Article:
- Cloud was a bright spot in Microsoft’s slowest-growth quarter in eight years. The tech giant reported 2% year-over-year growth for FY-2023 Q2, with revenue of $52.7 billion in the three-month period ending Dec. 31.
- Cloud revenue increased 22% year over year, to $27.1 billion, offsetting a 19% revenue decline in personal computing.
- “Organizations are exercising caution given the macroeconomic uncertainty,” CEO Satya Nadella said during the Tuesday earnings call. “Just as we saw customers accelerate their digital spend during the pandemic, we are now seeing them optimize that spend.”
The growth curve for cloud is slowing for Microsoft, as economic realities force companies to shift investment patterns.
In a natural cycling of business priorities, enterprises that underwent modernization are now focused on consolidation. That realignment accounts for a temporary decline in cloud revenue growth, according to Nadella.
“Every large customer is looking to optimize the workloads that they have at scale today and plow some of that money back that they save into new project stock,” Nadella said.
Microsoft pledged to help customers control cloud costs last year, in part by trimming back its capital expenditures. In July, the company extended the life of cloud server components from four to six years to reduce expenditures, in the hopes of passing savings on to customers.
“This is an important time for Microsoft to work with our customers, helping them realize more value from their tech spend and building long-term loyalty and share position while internally aligning our own cost structure with our revenue growth,” Nadella said.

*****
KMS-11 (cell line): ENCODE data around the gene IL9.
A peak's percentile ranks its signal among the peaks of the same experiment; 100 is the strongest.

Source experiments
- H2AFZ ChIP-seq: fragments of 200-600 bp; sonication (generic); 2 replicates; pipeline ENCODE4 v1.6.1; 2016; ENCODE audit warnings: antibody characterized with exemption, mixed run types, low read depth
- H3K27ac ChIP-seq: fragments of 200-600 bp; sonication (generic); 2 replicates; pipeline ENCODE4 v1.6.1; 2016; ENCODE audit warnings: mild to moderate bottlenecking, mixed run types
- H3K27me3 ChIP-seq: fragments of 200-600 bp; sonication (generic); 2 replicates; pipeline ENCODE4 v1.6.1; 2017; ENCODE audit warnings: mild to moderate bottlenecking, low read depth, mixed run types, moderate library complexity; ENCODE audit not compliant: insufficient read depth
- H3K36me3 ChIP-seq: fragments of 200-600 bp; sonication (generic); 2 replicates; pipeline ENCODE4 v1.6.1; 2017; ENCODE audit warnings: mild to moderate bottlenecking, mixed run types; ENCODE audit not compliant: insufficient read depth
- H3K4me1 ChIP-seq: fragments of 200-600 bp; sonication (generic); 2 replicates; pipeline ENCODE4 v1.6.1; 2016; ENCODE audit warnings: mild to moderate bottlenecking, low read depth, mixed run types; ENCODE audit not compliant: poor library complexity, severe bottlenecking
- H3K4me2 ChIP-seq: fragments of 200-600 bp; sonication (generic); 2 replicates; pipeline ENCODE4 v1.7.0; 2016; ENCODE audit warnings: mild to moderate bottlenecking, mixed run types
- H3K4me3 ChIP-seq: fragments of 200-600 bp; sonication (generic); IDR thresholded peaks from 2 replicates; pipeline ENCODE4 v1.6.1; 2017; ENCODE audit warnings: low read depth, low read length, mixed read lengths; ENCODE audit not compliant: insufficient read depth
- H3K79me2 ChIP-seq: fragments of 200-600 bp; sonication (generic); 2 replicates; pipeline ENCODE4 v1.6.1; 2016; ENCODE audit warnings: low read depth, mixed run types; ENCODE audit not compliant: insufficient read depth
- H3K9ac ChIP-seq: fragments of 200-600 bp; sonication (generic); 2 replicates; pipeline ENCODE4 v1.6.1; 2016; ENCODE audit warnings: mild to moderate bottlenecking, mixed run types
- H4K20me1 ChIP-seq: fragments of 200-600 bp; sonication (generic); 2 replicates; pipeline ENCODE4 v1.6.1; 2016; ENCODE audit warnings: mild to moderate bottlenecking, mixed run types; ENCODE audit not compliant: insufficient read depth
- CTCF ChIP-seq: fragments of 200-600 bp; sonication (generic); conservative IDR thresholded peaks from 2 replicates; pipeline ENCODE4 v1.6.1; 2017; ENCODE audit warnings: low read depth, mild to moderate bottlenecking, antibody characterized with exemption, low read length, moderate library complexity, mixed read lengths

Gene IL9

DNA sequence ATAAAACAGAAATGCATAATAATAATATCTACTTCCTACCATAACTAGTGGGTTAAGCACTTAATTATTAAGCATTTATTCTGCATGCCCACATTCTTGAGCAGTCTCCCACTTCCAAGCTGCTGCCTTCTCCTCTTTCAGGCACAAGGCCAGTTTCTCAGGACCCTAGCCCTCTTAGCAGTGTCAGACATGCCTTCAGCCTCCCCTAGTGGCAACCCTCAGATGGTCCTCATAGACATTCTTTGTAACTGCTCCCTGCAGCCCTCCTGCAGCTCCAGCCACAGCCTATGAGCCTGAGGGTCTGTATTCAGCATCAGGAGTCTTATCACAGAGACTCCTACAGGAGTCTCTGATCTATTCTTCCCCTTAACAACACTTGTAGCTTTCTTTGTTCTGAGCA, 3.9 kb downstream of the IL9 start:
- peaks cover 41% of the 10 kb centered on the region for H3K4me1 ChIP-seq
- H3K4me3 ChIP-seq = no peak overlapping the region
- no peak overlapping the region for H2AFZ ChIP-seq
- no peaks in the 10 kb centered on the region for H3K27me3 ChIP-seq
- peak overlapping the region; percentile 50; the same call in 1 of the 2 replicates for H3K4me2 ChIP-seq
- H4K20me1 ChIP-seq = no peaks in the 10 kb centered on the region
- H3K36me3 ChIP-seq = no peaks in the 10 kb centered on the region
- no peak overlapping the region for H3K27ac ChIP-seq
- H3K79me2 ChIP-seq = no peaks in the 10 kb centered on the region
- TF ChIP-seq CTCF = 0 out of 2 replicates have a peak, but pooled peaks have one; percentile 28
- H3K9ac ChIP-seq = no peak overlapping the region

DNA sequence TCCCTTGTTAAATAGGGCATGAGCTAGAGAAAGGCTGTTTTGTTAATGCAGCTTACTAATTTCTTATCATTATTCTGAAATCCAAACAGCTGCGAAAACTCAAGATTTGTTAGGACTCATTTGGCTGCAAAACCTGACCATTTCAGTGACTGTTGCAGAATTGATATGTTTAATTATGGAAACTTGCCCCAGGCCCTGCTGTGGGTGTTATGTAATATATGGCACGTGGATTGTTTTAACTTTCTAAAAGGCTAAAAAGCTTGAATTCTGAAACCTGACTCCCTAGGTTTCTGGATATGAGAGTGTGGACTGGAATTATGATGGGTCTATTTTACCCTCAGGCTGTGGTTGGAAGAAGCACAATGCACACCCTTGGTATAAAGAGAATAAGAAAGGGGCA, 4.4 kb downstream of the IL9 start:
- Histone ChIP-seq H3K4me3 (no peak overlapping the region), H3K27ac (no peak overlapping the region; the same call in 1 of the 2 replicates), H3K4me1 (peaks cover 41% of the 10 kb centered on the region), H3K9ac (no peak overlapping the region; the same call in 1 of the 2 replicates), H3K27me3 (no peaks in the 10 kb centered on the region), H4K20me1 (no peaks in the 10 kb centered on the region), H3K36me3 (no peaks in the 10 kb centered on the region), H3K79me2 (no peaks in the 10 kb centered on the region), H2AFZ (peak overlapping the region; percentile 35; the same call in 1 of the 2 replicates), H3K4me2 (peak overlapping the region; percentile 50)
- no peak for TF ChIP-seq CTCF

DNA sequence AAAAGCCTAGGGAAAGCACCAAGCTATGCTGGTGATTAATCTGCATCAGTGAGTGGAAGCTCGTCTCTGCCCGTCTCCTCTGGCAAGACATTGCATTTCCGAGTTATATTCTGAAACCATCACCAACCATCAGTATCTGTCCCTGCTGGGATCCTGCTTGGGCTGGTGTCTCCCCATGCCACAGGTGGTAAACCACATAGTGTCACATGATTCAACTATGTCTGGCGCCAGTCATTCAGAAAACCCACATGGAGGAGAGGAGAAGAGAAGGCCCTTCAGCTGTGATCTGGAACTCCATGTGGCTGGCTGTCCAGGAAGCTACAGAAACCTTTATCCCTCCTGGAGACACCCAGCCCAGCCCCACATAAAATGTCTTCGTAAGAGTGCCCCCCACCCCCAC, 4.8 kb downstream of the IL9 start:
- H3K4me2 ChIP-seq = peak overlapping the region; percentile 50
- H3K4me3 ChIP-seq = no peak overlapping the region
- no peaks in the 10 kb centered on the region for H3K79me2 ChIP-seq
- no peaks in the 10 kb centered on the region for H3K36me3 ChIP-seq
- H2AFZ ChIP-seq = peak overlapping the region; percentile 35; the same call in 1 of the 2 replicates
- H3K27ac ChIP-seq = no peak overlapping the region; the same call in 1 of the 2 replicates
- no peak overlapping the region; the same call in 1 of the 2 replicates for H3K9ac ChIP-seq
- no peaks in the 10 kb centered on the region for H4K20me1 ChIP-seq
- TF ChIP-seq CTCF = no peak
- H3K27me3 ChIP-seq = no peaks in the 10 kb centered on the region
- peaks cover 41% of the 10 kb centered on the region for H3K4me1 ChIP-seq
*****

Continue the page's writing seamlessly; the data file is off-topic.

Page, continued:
Microsoft’s server and cloud services revenue increased 20% in Q2, a growth decline of nine percentage points as compared to the same period last year. Azure and other cloud services revenue growth came in at 31%, a decline of 15 percentage points year over year.
The stall in revenue growth is expected to flatten rather than reverse in the coming months, Microsoft CFO Amy Hood said during the earnings call.
The first of the big tech companies to report earnings this quarter, Microsoft is the second-largest hyperscaler, with a 21% market share, according to Synergy Research Group. The big three cloud providers —AWS, Google Cloud and Microsoft Azure — control just over three-quarters of the U.S. market.
Global spending on public cloud infrastructure defied the economy last year, reaching $544 billion, a 21% year-over-year increase, according to a Synergy Research Group report published Monday. It is expected to top $590 billion this year, according to analyst firm Gartner, growing at roughly the same rate as Microsoft’s cloud business — 20%.